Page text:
Next, the article surveys US jurisprudence, which has informed the development of Canadian law, and shows why voluntarily disclosure of information to a third party may have different implications under the Canadian common law regime than it does in the United States. Finally, the article explores the impact of consent under the common law and statutory regimes, and briefly considers the potential implications for a case such as Plimmer.
Read the full article here: Matthew Nied (co-author), “Clicking Away Privacy: Email and the Tort of Intrusion Upon Seclusion” (2014) 17:9 Journal of Internet Law 3.
Mainstream Canada v. Staniford: Defamation, the Defence of Fair Comment, and the “Factual Foundation” Requirement
July 29, 2013
In Mainstream Canada v. Staniford, 2013 BCCA 341, the British Columbia Court of Appeal considered whether the defence of fair comment applied to defamatory material published on the internet and in a press release. The key issue was whether the defamatory material sufficiently referenced the “factual foundation” required to establish the defence.
The Court held that the defamatory material did not sufficiently reference the factual foundation required to establish the defence. As a result, the Court overturned the trial judge’s dismissal of the claim, granted a permanent injunction, and awarded general damages of $25,000 and punitive damages of $50,000.
The decision clarifies the circumstances in which the “factual foundation” requirement of the defence of fair comment will be met. It also provides guidance with respect to the application of the defence of fair comment to internet publications involving hyperlinked documents.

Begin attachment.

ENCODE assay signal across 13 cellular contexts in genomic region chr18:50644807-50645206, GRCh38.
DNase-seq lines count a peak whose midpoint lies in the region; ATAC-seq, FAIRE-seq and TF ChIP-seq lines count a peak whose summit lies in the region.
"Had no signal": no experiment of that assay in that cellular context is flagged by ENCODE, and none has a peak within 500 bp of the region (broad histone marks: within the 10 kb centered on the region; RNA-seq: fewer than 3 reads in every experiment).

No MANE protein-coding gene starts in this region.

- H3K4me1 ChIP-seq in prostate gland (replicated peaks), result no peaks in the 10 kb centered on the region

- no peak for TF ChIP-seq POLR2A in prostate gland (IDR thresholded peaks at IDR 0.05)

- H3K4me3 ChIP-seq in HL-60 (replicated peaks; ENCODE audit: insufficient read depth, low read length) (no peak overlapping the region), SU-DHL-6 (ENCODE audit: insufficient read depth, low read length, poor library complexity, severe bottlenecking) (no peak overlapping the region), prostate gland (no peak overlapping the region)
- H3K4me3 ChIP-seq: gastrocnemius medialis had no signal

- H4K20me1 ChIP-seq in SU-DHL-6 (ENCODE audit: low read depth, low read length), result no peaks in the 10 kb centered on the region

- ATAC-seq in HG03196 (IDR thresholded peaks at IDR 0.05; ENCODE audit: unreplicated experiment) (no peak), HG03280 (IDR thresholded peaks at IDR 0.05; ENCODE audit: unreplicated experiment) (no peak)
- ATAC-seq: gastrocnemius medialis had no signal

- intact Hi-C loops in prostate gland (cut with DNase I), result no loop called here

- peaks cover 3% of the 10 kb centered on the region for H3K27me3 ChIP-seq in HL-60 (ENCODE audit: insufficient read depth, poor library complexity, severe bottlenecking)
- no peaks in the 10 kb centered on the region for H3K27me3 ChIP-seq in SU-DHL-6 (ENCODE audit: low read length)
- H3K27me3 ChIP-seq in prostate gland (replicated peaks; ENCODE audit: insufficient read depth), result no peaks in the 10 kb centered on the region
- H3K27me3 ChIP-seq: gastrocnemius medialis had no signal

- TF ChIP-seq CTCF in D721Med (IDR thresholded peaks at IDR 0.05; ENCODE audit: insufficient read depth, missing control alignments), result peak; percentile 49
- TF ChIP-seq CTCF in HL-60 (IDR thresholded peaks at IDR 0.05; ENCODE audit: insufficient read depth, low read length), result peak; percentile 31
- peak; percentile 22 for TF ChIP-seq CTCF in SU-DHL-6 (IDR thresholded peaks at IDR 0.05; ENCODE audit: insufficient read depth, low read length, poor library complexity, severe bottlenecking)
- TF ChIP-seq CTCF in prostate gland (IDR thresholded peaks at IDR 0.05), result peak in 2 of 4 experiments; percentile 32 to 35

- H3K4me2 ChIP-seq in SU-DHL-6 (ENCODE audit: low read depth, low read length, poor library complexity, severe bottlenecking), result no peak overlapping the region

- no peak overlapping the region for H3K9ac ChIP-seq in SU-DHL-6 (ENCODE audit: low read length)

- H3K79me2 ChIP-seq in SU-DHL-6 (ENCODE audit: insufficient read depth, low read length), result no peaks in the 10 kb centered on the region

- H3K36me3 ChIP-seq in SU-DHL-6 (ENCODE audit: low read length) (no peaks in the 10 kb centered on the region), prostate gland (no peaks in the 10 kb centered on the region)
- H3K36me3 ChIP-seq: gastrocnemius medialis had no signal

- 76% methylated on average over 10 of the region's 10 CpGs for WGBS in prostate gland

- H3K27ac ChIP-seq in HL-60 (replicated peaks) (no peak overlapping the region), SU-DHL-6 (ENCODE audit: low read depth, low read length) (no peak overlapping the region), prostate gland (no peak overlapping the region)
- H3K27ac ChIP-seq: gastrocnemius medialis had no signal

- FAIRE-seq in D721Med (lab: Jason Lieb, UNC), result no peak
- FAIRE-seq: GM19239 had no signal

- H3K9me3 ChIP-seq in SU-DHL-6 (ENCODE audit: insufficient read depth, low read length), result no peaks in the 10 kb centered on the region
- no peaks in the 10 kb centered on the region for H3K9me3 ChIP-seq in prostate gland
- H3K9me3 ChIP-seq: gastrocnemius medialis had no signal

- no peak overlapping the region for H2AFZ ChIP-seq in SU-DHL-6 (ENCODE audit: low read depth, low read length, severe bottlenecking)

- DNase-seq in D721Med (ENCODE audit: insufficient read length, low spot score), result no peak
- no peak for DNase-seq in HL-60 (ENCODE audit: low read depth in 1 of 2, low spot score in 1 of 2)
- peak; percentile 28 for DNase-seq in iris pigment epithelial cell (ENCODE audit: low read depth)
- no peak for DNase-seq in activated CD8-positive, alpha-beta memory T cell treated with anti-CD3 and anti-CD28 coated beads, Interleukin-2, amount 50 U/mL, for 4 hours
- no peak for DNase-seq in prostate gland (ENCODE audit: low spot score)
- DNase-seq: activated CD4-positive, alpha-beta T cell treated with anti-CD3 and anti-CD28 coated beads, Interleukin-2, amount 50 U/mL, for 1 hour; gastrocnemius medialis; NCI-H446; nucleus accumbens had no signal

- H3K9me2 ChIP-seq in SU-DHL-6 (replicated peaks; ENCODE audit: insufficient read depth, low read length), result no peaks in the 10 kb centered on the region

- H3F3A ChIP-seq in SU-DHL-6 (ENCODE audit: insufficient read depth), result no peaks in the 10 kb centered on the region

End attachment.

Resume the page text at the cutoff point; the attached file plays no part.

The appellant, Mainstream Canada (“Mainstream”), was a producer of farmed salmon in British Columbia. The respondent, Don Staniford (“Mr. Staniford”), was an activist dedicated to the eradication of salmon farming. Mr. Staniford was also the author of a website under the name of The Global Alliance Against Industrial Aquaculture (“GAAIA”).
Starting in January 2011, Mr. Staniford posted various publications and images regarding salmon farming on the GAAIA website, and also sent a press release to the media containing similar content.
In general, the publications alleged that salmon farming was hazardous to human health and the environment. The publications also drew comparisons between salmon fish farmers and cigarette manufacturers.
Mainstream commenced an action seeking general and punitive damages on the basis that the publications were defamatory, as well as a permanent injunction restraining Mr. Staniford from publishing similar words and images in the future.
The trial judge dismissed the action. Although the trial judge held that the publications were defamatory, she held that the defence of fair comment applied.
Mainstream appealed the trial judge’s decision on the basis that the defence of fair comment did not apply.
In a defamation action, the plaintiff has the burden of proving that a publication is defamatory. If the plaintiff succeeds, the onus shifts to the defendant to advance a defence, including the defence of fair comment, in order to escape liability.
The defendant must prove five elements to establish the defence of fair comment:
- The comment must be on a matter of public interest;
- The comment must be based on fact;
- The comment, though it can include inferences of fact, must be recognisable as comment;